|Part of a series on|
|Ancient Kartvelian people|
|Colchians · Iberians|
|Zans · Svans|
|Music · Media · Sport · Calligraphy · Cinema · Cuisine · Dances · Costume · Calendar · Mythology · Architecture|
|Alphabet · Dialects · Grammar|
|Georgian Orthodox Church
Christianity · Catholicism
Islam · Judaism
Saint Nino · Saint George
|Borjgali · Cross of Bolnisi · Grapevine cross · Cross of Saint George|
|History of Georgia|
The Adjarians have their own territorial unit—an autonomous republic of Adjara, founded on July 16, 1921, as Adjara ASSR. After years of post-Soviet stalemate, the region was, in 2004, completely brought within the framework of the Georgian state; it retains an autonomous status. Adjarian settlements are also found in the Georgian provinces of Guria, Kvemo Kartli, and Kakheti, as well as several areas of neighboring Turkey.
The Adjarians speak Adjarian, a local dialect of the Georgian language, related to that spoken in the neighboring northern province of Guria, but with a number of Turkish loanwords and with many common features with the Zan languages—Mingrelian and Laz—which are sisters to Georgian and are included in the Kartvelian or South Caucasian group.
The Georgian population of Adjara had been generally known as Muslim Georgians until the 1926 Soviet census which listed them as Adjarians, separate from the rest of Georgians, and counted 71,498 of them. In subsequent censuses (1939–1989) they were listed with other Georgians, as no official Soviet census asked about religion. In the 1920s, the suppression of religion and compulsory collectivization led to armed resistance to Communist authorities by Adjarians. Following suppression of the disturbances, many Adjarians were deported to Central Asia.
The collapse of the Soviet Union and the re-establishment of Georgian independence accelerated the Christianization of Adjarians, especially among the young. However a significant number of Ajarians, particularly in and around Khulo remain Sunni Muslims. According to estimates recently published by the Department of Statistics of Adjara, 63% are Georgian Orthodox Christians, and 30% Muslim.
- Aslan Abashidze (b. 1938), former leader of the Adjarian Autonomous Republic
- Haidar Abashidze (1893–1966), Muslim Georgian political activist
- Memed Abashidze (1873–1941), Muslim Georgian politician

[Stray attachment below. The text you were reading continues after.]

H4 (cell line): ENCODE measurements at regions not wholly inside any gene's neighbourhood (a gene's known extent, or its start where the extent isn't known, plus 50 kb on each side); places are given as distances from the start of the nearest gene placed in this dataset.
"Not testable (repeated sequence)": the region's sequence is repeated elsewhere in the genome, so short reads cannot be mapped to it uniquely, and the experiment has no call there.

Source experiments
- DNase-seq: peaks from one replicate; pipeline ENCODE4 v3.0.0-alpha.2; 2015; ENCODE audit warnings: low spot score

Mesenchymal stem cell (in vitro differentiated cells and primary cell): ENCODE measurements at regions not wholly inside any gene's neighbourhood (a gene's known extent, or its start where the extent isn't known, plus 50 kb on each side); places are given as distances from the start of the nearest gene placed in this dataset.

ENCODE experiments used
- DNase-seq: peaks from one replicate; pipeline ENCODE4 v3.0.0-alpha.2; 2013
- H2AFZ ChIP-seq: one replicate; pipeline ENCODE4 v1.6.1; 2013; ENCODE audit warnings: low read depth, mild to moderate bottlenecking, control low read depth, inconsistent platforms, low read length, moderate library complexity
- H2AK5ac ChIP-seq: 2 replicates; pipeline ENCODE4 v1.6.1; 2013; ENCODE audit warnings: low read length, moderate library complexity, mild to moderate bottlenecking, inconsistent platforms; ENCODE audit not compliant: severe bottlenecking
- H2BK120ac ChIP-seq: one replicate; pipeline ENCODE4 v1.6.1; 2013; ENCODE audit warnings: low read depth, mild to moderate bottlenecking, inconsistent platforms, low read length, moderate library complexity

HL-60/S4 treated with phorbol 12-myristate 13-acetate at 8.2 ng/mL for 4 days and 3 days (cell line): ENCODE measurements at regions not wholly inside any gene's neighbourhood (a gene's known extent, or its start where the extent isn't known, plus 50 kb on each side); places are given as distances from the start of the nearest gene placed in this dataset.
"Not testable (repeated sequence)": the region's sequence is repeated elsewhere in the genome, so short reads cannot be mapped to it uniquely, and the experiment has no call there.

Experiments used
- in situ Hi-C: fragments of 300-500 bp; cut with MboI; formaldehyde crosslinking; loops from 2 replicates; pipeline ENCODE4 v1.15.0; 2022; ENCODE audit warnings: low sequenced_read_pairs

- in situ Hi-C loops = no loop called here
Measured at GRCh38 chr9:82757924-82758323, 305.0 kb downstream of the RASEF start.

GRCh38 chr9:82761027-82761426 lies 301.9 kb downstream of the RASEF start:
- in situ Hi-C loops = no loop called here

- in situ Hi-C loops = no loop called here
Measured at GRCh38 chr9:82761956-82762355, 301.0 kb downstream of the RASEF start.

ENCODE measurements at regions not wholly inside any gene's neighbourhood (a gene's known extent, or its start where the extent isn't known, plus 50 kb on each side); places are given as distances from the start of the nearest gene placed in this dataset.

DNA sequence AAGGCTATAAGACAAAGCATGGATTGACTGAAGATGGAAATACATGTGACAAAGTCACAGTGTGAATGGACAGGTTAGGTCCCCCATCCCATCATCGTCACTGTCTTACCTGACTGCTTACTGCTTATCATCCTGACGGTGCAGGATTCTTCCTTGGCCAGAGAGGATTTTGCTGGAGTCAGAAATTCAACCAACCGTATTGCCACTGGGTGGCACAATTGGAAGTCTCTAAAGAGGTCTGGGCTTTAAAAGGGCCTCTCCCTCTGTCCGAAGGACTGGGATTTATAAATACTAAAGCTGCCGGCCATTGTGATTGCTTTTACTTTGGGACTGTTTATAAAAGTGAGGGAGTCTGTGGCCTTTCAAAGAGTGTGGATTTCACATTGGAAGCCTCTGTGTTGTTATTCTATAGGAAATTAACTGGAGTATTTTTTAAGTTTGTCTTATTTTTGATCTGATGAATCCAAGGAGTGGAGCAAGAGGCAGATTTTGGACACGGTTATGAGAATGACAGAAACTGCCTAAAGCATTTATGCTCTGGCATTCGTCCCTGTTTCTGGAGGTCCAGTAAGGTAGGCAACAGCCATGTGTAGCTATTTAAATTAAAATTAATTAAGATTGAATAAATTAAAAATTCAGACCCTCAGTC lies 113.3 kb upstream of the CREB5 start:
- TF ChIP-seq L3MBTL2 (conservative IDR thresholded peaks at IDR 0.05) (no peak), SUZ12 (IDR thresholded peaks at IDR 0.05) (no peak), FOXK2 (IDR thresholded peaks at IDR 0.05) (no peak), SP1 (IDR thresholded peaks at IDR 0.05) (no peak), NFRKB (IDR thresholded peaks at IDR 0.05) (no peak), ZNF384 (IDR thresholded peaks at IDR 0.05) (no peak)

- Rostom Abashidze (b. 1935), Greco-Roman wrestler
- Tbeli Abuserisdze (1190–1240), Georgian writer and scientist
- İsmet Acar (b. 1946), businessman in Turkey
- Niaz Diasamidze (b. 1974), singer and composer
- Nino Katamadze (b. 1972), jazz singer
- Sopho Khalvashi, Georgian singer
- Konstantin Meladze (b. 1963), Russian composer
- Valeri Meladze (b. 1965), Russian singer
- Zurab Nogaideli (b. 1964), former Prime Minister of Georgia, (2005-2007)
- Ulvi Rajab (1903–1938), Azerbaijani actor
- Bayar Şahin, Georgian singer in Turkey
- Levan Varshalomidze (b. 1973), former leader of the Adjarian Autonomous Republic
- Ismet Dindar-Mikeladze, Famous Turkish Doctor, Professor of Adjarian Origin
- Dürrünev Kadın Efendi, Wife of Sultan Abdülaziz of Ottoman Empire
- Hayranıdil Kadınefendi, Fourth wife of Sultan Abdülaziz of Ottoman Empire
- Dilpesend Kadın Efendi, Wife of Sultan Abdul Hamid II of Ottoman Empire
- Koca Yusuf Pasha, Ottoman statesman, grand vizier from January 25, 1786, to May 28, 1789, and Kapudan Pasha (Grand Admiral of the Ottoman Navy) after December 19, 1789.
- Chveneburi, ethnic Georgians in Turkey many of whom are of Adjarian heritage.
- George Sanikidze and Edward W. Walker (2004), Islam and Islamic Practices in Georgia. Berkeley Program in Soviet and Post-Soviet Studies. University of California, Berkeley Institute of Slavic, East European, and Eurasian Studies.
- (Georgian) Autonomous Republic of Adjara, Department of Statistics.
- Nugzar Mgeladze (Translated by Kevin Tuite). Ajarians. World Culture Encyclopedia. Accessed on September 1, 2007.